Q: Do you have any rules about how to shape your collections, or subjects to look for?

A. Be happy.  Seek the light, or rather, the de-light.

Q: In the workshop at Aperture next week, what do you hope they will take away?

A. New muscles and confidence in themselves. It is like finding a coach at the gym who actually intends to gets you into shape. 

W.M. Hunt: Talking Pictures. Saturday, December 3, 2016, 11am-6 pm. Aperture Foundation, 547 West 23rd Street, NY, NY. Info

Unknown Photographer (press print), Hooded Witness (UPA), n.d

W. M. Hunt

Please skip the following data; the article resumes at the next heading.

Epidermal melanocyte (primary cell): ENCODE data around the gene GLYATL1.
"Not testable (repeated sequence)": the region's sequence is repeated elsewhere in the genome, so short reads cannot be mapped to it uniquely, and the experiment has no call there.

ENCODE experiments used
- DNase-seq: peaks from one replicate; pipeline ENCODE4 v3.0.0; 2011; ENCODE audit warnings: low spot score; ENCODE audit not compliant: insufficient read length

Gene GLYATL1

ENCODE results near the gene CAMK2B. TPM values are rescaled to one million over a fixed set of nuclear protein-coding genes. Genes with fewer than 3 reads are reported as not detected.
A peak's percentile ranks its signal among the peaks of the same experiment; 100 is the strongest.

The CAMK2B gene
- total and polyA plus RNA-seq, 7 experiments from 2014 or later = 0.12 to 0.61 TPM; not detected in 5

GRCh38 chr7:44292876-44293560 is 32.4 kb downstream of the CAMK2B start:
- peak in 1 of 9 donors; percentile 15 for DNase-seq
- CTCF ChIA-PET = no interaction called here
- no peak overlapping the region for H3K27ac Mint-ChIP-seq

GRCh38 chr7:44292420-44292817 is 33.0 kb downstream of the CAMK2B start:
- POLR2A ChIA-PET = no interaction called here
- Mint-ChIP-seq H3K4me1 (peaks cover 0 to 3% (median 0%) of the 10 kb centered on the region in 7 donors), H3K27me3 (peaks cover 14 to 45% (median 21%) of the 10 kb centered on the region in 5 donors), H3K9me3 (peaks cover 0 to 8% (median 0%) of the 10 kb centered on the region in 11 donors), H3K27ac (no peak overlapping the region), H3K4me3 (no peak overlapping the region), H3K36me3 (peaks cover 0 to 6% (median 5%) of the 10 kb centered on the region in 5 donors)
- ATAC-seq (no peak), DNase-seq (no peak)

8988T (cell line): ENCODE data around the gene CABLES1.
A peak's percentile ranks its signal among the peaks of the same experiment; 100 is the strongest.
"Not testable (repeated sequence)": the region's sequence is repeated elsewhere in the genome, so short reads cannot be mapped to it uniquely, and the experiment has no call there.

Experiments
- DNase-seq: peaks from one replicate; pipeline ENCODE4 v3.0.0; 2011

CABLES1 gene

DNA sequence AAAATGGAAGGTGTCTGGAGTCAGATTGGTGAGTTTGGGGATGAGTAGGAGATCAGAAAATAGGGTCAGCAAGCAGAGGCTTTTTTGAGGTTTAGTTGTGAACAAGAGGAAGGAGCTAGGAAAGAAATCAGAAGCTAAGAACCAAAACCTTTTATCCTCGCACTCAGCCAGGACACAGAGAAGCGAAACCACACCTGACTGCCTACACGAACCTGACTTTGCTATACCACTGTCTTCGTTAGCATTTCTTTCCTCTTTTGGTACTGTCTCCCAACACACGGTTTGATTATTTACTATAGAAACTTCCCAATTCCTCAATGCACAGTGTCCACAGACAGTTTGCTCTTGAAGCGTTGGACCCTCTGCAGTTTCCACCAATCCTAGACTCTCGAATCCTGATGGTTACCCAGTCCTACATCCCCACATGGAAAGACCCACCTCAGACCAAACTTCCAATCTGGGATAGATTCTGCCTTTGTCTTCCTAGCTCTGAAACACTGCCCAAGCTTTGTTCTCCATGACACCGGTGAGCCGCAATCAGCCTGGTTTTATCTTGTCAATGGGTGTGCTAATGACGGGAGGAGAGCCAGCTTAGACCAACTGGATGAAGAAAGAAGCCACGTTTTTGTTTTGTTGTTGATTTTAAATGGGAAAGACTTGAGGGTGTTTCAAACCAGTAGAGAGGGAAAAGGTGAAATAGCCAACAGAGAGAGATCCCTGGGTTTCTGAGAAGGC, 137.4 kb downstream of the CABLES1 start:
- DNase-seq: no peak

is a champion of photography and frequent presenter both in the US and internationally, from Shanghai to Sao Paolo. He is a longtime adjunct professor at the School of Visual Arts, New York, and organizer of the W. Eugene Smith Talks at Aperture and the Your Picture . . . series for PDN’s PhotoPlus. Hunt’s Three Ring Circus: American Groups Before 1950 was exhibited in New York last year in collaboration with the ICP after traveling to Arles, Bologna, and Houston. His book The Unseen Eye: Photographs from the Unconscious (Aperture, 2011) was the basis for a large show that debuted at the Rencontres d’Arles, France, then toured to the Musée de l’Elysée, Lausanne, Switzerland; FOAM, Amsterdam; and the George Eastman House, Rochester, New York.